W × L

When one of the last guys with camera I worked with told me that in editing the photos he’d done he’d taken the liberty of softening the areas where my stretch marks were I was almost horrified, but not for the reason(s) one might think.

It surprised even me: I was almost horrified because the immediate reaction to my stretch marks on his (and likely most folks’) part was to hide them. I found that I didn’t really want that, but did not end up protesting the action.

It may have to do with the fact that I have only recently acquired these, perhaps even grown used to them by now. 

I never dreamed I could gain weight, let alone have stretch marks.

Before I moved to Seattle I was ~three sizes smaller, unhealthy in fact, and not eating very well at all. Several years prior in high school I was quite honestly malnourished, anorexic. I hid myself in the baggiest clothes imaginable.

These days I have a wee bit of a tummy. It happened gradually, as my availability and quality of food improved in my coming up northwest.

Some days I’m not sure how to feel about that. I rummage through my clothing, frustrated, late for something, exhausted. Most of my clothes are made with tinier, flatter girls in mind, so parts of me give garments rounded shapes.

I can work it, though. I do. I watch so many others around me become positively radiant in the ways they carry themselves — people I don’t know, people I do. It gives me something to look forward to. It makes me smile.

With this, some other things must change, unfortunately. 

A good number of the people I’d like to shoot with have size requirements; a woman in Portland can’t (or won’t) shoot any females over size 6, and I don’t think I’ll ever be that again. I still continue to admire her work.

I have to usually make a point of asking photographers if they have limits to save us both the hassle of having to cancel appointments later.

I have realised that around the double digit dress size is usually when cute clothes become harder to find and more expensive, and when demand wanes.

I’m past the point of being broken up about it. Luckily I’ve encountered some who are willing to take me on, and even one who insisted he wanted to work with me as I am. It’s for the chance to have more of those cases that keep me pressing on.

When things seem really awful and I discover that I’ve yet to shake the ‘skinny is the only shape that is worthwhile and appealing’ mindset, I remember precious moments of being silly with my friend Jamie. We grab our bellies, move them about, and have a good laugh.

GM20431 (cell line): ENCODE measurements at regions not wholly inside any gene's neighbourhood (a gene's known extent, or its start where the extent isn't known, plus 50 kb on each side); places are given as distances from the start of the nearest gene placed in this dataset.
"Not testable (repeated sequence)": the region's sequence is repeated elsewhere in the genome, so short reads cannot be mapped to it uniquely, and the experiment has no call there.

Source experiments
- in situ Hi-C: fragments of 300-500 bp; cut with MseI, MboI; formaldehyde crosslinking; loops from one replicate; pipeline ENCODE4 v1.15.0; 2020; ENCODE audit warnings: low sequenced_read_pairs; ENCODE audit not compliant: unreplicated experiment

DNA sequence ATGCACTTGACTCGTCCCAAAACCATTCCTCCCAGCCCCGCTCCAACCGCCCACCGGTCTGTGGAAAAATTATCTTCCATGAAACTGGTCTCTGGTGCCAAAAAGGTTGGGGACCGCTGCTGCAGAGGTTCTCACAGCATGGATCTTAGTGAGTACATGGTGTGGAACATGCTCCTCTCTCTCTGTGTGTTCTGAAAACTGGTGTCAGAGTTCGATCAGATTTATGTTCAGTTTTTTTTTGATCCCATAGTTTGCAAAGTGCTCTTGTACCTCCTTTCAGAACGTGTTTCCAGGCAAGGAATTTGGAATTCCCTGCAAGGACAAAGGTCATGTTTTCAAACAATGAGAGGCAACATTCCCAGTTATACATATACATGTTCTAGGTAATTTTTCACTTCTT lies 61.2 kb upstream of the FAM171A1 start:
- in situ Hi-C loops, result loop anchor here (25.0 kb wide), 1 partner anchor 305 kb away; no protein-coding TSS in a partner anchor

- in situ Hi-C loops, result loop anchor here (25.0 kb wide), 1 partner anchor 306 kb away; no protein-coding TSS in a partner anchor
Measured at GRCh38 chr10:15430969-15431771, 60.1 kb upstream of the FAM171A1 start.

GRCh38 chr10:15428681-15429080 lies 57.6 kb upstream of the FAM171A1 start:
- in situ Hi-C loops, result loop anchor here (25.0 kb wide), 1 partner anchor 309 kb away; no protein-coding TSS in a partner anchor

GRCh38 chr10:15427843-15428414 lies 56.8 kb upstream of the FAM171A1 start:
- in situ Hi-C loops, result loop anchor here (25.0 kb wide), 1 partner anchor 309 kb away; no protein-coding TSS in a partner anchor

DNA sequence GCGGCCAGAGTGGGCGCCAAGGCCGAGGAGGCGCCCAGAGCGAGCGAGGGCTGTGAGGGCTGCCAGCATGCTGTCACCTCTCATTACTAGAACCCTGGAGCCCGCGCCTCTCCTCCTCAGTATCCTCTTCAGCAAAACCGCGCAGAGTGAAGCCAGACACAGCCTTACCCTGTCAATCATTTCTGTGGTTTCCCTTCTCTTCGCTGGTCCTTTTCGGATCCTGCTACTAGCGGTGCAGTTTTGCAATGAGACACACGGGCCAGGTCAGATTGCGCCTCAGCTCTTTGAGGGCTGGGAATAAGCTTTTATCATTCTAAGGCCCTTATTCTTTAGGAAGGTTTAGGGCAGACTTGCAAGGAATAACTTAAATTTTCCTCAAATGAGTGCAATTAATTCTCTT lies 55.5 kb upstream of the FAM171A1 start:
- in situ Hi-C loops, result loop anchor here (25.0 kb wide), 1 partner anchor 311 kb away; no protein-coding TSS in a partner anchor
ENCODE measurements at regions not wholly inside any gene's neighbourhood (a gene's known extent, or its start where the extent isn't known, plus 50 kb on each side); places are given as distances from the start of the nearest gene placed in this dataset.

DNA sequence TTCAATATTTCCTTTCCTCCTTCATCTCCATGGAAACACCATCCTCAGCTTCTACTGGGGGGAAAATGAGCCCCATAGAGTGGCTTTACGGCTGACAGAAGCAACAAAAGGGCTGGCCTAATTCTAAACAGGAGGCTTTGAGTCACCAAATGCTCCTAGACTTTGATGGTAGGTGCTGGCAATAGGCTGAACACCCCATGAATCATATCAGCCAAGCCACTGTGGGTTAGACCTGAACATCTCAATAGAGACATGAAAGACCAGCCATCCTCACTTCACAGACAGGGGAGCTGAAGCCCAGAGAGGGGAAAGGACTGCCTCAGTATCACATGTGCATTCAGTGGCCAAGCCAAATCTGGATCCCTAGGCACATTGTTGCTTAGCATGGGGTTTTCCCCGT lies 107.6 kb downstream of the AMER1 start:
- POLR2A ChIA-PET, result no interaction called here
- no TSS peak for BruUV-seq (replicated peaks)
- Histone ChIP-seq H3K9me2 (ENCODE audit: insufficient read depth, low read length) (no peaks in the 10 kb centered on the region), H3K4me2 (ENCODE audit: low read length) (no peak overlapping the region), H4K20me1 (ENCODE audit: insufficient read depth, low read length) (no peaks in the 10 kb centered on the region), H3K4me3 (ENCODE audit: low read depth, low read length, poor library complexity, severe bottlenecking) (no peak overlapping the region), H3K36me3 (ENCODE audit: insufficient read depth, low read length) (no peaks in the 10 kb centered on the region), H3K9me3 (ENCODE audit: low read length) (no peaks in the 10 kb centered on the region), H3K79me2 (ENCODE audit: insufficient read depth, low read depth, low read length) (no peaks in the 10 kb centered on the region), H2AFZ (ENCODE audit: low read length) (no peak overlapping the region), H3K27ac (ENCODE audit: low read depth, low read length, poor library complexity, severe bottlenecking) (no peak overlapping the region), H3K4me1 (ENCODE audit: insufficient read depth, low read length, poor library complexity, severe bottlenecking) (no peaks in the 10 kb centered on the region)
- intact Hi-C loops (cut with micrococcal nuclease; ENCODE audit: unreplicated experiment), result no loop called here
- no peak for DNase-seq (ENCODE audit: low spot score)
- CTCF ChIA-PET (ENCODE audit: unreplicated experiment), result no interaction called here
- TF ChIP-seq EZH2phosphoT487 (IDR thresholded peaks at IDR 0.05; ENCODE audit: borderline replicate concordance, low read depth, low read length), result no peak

The growth represents to me a graduation of sorts, from a lack of regard for myself to living a rich, more fulfilled life. I welcome it.

Beauty is encompassed in a number of diverse houses, and we should spend more time celebrating that instead of building a box round a few prim blocks.

out of the dark

To say ‘it’s not easy letting one person into your life’ is quite the understatement. Truly. 

For many, it’s impossible to let in more than one – a deal breaker, unspeakable, morally wrong, joked about. On the same token, I’ve read articles from seemingly militant polyamorous folks who feel that monogamy is ‘stupid’. (Dan Savage, Monogamy vs Commitment)

It’s a sensitive subject.

I’ll count myself fortunate that the friends who’ve asked about my experiences with multiple partners (and are monogamous) have done so gently and respectfully. I try to answer every question as best as I can, and return that respect.

We humans are notoriously curious, after all; as long as there’s no malice behind the curiosity, what’s the harm in supplying the knowledge?

I cannot and will not in any way claim to be an expert on the matter, though. 

Whether you’re monogamous or not, spending time with each lover is different. Each connection yields a multitude of feelings and lessons. Venturing into one relationship or more blindly is not recommended. (I can tell you that frankly, having unfortunately done so myself. Do yourself a favor – don’t learn this the hard way, please! Study up. Ask questions.)

My last break-up was a rather nasty one. That can’t be denied. Our modes of communication were not working well together and there was stress frequently, which began to affect me elsewhere. With that in mind, I took it upon myself to go slowly next time, at the pace I wanted to go, or one that was at least in sync with others in the relationship.

‘Next time’ came sooner than I expected. I met Shiny Girl briefly at a casual local women’s poly and kink friendly event chatted me up online, which turned into meetings over meals, then watching feel-good movies snuggled up in private. Conversation laced with the occasional smile and nervous tripping over words ensued; generally a good time.

To be honest, I was all ready to distance the interaction at a friendship, but her efforts gave impetus to a deeper-than-surface bond. The more I talked to her, the more I wanted to know.

Shiny Girl’s teaching me what it’s like to be selfless without being entirely aware of it, which is just wonderful. She’s also opening me up without pushing too hard, something I needed in another love interest. It has been nearly three years since my last serious girlfriend…

What’s more is that my Anchor (whom I’ve been with for about 2 years now) gets on well with her, something that didn’t have the chance to blossom with my ex. I feel a wave of relief come over me when I discuss Shiny Girl with him, and I don’t have to remind him who she is. We’ve all met, spent time together, conversed online. I hope that we can do more of it soon.

No one is in a rush to achieve any ultimate goal. We can just go forward at a leisurely gait.

It’s very early and I dare not press on this for fear of jinxing it, but I am very, very happy.

No, it’s not easy. Hardly any of the best things are, but they’re worth fighting for/working on if you think they are. It helps if you’re not the only one in a party feeling that way.